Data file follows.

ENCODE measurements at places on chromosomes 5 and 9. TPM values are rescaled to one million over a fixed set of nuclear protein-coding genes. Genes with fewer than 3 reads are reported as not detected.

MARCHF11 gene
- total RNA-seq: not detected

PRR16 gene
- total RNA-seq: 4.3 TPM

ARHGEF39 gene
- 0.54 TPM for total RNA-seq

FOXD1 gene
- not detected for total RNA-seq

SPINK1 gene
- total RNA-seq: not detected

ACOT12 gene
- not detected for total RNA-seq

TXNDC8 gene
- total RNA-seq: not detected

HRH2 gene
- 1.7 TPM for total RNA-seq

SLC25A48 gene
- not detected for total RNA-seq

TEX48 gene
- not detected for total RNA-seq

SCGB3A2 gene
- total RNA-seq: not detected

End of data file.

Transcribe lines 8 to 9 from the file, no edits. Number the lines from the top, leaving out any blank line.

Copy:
FOXD1 gene
- not detected for total RNA-seq